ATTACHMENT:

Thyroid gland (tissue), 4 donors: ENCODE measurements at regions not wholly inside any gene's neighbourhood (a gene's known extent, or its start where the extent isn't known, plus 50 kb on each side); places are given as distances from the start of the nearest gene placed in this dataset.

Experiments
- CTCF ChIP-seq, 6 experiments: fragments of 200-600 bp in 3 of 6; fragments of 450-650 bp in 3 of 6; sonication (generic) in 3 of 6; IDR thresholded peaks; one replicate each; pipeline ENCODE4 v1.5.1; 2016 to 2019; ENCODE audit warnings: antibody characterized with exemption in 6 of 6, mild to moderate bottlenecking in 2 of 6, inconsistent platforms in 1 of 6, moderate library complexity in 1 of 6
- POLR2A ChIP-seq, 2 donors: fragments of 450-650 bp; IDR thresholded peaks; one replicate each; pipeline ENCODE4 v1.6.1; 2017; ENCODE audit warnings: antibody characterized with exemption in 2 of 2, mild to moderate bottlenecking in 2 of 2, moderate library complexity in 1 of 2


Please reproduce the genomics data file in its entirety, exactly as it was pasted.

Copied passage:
Thyroid gland (tissue), 4 donors: ENCODE measurements at regions not wholly inside any gene's neighbourhood (a gene's known extent, or its start where the extent isn't known, plus 50 kb on each side); places are given as distances from the start of the nearest gene placed in this dataset.

Experiments
- CTCF ChIP-seq, 6 experiments: fragments of 200-600 bp in 3 of 6; fragments of 450-650 bp in 3 of 6; sonication (generic) in 3 of 6; IDR thresholded peaks; one replicate each; pipeline ENCODE4 v1.5.1; 2016 to 2019; ENCODE audit warnings: antibody characterized with exemption in 6 of 6, mild to moderate bottlenecking in 2 of 6, inconsistent platforms in 1 of 6, moderate library complexity in 1 of 6
- POLR2A ChIP-seq, 2 donors: fragments of 450-650 bp; IDR thresholded peaks; one replicate each; pipeline ENCODE4 v1.6.1; 2017; ENCODE audit warnings: antibody characterized with exemption in 2 of 2, mild to moderate bottlenecking in 2 of 2, moderate library complexity in 1 of 2